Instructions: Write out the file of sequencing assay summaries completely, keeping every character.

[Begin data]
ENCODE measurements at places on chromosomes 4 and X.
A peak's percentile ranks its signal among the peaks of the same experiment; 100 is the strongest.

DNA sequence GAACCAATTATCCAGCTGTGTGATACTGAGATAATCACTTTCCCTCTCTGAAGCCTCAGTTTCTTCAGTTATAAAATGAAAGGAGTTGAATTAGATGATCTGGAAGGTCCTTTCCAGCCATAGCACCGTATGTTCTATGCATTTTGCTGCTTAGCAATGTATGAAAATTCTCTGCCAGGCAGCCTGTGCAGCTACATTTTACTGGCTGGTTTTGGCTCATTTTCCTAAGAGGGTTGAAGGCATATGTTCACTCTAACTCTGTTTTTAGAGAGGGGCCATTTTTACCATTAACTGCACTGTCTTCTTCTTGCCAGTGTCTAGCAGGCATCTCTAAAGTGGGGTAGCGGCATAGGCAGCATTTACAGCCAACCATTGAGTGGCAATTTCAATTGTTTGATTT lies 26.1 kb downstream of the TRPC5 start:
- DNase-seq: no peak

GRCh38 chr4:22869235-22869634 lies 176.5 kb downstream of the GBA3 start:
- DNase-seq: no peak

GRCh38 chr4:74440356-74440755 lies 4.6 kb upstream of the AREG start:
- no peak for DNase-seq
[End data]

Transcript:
ENCODE measurements at places on chromosomes 4 and X.
A peak's percentile ranks its signal among the peaks of the same experiment; 100 is the strongest.

DNA sequence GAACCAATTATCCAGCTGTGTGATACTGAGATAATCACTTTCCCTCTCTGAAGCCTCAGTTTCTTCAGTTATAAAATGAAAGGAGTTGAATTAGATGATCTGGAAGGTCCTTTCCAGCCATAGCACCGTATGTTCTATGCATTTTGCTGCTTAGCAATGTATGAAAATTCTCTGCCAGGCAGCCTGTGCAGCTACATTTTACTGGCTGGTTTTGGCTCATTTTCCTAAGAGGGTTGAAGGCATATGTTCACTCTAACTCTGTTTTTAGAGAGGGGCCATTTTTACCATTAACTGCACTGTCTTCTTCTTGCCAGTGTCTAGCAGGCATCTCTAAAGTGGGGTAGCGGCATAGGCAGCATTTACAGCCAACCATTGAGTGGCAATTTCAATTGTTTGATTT lies 26.1 kb downstream of the TRPC5 start:
- DNase-seq: no peak

GRCh38 chr4:22869235-22869634 lies 176.5 kb downstream of the GBA3 start:
- DNase-seq: no peak

GRCh38 chr4:74440356-74440755 lies 4.6 kb upstream of the AREG start:
- no peak for DNase-seq